Use of a non-interactive device to initiate restoration of a known-good configuration allows restoration of a known-good configuration in instances where a computer system is not able to fully load an operating system and provide a graphical user interface to support other methods. The known-good configuration that is restored, however, may be selected in some embodiments from all the stored known-good configurations via a graphical user interface or other software interaction that permits a user to choose from a list when possible. But, when the operating system is unable to boot fully, some embodiments will still provide the ability to restore a known-good configuration without a visual display.
Actuation of the non-interactive input device causes software executing on the computer system to restore a known-good configuration from among the stored known-good configurations at 205. The software in some embodiments comprises software that is loaded before the graphical user interface of Microsoft Windows is fully loaded, and can be triggered before the operating system is fully loaded to initiate restoration of a known-good configuration. Software restoration of a known-good configuration may be achieved by an interface between the non-interactive user input device and commercial software such as PictureTaker by Lanovision, or via any other implementation that results in restoration of a known-good configuration as a result of actuation of the non-interactive input device. All such embodiments are consistent with the present invention, and are within the scope of the invention.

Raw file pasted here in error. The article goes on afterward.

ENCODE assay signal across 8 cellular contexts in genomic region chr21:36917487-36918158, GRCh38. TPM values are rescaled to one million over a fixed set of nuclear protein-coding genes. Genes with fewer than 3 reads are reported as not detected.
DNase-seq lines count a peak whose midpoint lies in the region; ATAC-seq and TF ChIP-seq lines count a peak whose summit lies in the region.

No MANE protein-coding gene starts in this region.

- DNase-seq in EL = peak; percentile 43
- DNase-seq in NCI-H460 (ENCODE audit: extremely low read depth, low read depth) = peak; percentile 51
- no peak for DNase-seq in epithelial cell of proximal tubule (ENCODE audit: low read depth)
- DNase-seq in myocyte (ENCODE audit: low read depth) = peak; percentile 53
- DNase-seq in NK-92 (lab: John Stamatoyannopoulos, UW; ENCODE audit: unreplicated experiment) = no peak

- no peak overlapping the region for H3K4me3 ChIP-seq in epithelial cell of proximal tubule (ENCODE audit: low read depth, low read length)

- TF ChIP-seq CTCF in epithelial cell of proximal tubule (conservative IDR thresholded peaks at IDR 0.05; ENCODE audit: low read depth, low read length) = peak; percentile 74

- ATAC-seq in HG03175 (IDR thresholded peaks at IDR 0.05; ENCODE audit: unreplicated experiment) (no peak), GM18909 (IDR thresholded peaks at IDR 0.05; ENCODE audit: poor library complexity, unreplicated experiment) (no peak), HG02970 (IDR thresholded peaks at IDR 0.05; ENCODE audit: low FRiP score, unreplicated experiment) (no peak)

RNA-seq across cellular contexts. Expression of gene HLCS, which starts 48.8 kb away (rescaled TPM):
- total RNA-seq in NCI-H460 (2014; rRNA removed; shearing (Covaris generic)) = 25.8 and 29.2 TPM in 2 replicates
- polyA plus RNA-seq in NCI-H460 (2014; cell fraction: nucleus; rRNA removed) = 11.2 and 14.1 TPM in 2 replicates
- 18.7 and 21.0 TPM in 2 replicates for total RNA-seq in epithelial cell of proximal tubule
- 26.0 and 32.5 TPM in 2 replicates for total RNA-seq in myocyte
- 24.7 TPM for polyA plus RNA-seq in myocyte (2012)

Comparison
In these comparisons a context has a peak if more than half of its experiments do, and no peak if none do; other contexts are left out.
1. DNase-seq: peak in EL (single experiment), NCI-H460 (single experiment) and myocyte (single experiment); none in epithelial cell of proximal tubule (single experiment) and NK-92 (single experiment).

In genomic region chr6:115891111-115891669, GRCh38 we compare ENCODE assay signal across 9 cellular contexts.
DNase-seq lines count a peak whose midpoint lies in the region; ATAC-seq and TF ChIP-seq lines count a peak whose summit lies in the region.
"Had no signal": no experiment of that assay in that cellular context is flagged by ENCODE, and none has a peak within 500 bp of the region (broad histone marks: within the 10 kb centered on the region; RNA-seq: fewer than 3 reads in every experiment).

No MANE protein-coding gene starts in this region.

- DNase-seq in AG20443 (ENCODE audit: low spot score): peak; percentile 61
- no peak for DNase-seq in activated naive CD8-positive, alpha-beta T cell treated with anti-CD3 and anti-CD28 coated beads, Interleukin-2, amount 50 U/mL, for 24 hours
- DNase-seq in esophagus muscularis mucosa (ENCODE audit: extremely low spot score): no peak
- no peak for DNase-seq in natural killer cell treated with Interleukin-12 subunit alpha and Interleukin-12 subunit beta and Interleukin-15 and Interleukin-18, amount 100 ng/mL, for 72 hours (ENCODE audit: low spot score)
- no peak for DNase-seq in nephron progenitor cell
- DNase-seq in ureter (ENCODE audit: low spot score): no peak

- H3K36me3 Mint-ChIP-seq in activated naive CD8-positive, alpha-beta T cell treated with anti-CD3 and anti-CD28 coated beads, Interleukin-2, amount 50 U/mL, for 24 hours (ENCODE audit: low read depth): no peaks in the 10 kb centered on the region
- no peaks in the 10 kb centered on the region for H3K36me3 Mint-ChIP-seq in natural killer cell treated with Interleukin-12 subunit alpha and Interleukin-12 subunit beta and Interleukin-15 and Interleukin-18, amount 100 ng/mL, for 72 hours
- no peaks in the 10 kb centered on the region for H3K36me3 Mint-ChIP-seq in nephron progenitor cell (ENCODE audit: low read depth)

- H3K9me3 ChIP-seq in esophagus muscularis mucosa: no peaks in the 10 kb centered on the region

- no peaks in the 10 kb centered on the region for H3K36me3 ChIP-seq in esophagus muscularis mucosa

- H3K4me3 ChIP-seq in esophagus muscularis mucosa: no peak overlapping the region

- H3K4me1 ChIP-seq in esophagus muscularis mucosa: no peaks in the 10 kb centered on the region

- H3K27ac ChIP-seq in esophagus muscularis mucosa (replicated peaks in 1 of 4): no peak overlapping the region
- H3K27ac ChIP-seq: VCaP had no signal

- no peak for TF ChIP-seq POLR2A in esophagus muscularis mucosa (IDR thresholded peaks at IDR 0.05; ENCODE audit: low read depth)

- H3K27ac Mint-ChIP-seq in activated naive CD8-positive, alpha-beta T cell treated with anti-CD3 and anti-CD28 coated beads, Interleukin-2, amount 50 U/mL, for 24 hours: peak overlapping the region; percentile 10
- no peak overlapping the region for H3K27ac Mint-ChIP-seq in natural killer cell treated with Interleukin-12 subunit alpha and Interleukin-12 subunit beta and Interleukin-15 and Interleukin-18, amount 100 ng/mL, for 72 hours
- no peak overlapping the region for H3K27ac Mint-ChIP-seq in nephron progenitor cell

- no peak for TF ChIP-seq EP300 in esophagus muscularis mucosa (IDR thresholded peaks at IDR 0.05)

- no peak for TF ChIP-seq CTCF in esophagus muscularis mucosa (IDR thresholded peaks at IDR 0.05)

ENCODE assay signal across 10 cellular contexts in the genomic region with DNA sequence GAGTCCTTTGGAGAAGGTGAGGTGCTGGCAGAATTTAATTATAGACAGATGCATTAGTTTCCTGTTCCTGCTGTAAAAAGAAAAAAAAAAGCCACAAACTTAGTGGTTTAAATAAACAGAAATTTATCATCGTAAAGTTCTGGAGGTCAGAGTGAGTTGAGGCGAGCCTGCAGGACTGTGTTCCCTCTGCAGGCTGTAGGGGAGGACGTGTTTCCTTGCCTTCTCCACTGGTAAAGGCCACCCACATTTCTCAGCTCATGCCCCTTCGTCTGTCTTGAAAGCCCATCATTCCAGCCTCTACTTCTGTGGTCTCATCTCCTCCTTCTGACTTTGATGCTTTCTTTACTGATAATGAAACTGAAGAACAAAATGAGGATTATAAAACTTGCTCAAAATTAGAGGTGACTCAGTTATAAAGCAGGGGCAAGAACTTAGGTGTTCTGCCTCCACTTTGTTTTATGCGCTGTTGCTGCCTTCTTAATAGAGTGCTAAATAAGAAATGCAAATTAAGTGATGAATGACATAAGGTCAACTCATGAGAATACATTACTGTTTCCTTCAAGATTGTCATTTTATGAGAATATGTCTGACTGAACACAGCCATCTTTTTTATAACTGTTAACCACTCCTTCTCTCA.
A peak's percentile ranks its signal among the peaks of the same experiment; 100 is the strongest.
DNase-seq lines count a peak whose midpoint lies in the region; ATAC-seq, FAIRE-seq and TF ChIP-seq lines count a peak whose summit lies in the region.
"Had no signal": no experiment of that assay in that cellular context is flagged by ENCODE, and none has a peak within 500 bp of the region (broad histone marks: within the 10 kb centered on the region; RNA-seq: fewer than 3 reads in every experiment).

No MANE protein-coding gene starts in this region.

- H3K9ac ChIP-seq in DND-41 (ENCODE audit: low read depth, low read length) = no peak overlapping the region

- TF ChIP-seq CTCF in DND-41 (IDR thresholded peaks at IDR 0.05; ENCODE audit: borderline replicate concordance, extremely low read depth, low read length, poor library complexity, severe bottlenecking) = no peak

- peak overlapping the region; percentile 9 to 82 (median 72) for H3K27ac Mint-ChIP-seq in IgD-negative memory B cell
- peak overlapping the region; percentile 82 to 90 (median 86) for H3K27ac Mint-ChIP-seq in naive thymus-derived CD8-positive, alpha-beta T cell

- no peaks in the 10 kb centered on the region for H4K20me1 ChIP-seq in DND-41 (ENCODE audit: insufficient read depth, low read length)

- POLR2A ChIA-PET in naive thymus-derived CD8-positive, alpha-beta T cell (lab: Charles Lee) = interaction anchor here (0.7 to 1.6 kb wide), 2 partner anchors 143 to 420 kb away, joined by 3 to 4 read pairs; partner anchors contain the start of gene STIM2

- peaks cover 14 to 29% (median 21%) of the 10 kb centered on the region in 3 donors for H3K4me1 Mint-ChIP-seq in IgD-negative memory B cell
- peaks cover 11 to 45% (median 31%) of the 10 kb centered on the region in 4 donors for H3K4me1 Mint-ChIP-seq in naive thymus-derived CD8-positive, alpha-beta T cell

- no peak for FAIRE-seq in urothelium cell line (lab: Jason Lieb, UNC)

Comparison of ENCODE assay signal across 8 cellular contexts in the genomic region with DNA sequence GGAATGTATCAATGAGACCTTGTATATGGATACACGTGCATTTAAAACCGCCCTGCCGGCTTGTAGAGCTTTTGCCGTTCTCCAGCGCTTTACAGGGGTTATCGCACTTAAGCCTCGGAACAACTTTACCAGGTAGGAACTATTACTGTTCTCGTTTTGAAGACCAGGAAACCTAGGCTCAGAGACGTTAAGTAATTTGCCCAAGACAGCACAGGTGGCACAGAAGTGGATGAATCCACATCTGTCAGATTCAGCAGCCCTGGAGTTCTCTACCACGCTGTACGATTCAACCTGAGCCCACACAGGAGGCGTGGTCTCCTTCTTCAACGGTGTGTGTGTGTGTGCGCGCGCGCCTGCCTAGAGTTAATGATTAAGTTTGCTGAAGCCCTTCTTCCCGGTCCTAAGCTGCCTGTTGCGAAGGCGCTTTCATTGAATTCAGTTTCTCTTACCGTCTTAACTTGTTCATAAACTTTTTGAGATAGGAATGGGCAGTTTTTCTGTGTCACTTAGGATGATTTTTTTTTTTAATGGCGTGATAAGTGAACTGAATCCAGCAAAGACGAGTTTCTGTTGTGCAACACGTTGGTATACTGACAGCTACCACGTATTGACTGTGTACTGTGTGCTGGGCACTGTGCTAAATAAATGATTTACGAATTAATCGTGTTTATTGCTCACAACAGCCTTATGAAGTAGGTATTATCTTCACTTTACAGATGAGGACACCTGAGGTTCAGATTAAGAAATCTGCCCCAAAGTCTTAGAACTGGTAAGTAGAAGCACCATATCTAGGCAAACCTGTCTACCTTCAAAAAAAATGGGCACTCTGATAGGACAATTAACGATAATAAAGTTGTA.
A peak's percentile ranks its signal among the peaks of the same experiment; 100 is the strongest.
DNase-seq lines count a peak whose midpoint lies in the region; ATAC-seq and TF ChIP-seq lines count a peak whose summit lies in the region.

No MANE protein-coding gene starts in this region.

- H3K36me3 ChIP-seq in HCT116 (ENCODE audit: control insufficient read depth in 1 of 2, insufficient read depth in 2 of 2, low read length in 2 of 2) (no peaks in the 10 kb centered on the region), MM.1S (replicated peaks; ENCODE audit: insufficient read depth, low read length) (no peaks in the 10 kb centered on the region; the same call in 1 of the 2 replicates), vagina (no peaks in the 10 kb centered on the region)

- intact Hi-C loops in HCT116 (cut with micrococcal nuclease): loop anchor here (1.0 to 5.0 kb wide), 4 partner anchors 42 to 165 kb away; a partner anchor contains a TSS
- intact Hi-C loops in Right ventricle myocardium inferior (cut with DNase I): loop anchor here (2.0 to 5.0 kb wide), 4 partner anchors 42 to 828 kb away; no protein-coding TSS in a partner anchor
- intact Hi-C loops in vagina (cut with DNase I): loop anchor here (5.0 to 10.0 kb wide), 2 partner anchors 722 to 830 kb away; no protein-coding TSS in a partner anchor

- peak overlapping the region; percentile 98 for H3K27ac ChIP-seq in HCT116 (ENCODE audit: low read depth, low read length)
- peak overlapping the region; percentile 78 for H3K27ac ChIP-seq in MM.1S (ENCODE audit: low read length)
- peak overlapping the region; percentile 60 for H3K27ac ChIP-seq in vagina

After a known-good configuration is restored at 205, the user operates the computer with the restored configuration, and may choose to try to determine the cause of the improper configuration. Although determination of what caused a configuration to appear to be improper is beyond the scope of this application, the present invention may be used to restore a computer to an operable state so that a user can perform various tests or experiments to determine how to correct a configuration problem.
Although specific embodiments have been illustrated and described herein, it will be appreciated by those of ordinary skill in the art that any arrangement which is calculated to achieve the same purpose may be substituted for the specific embodiments shown. This application is intended to cover any adaptations or variations of the invention. It is intended that this invention be limited only by the claims, and the full scope of equivalents thereof.
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|U.S. Classification||713/100, 710/104, 713/2, 714/6.32|
|Dec 9, 1999||AS||Assignment|
Owner name: GATEWAY, INC., SOUTH DAKOTA
Free format text: ASSIGNMENT OF ASSIGNORS INTEREST;ASSIGNORS:TOMOSON, PATRICK H.;KROENING, JAMES L.;REEL/FRAME:010479/0740
Effective date: 19991206
|Feb 23, 2009||REMI||Maintenance fee reminder mailed|
|Feb 24, 2009||SULP||Surcharge for late payment|
|Feb 24, 2009||FPAY||Fee payment|
Year of fee payment: 4
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Year of fee payment: 8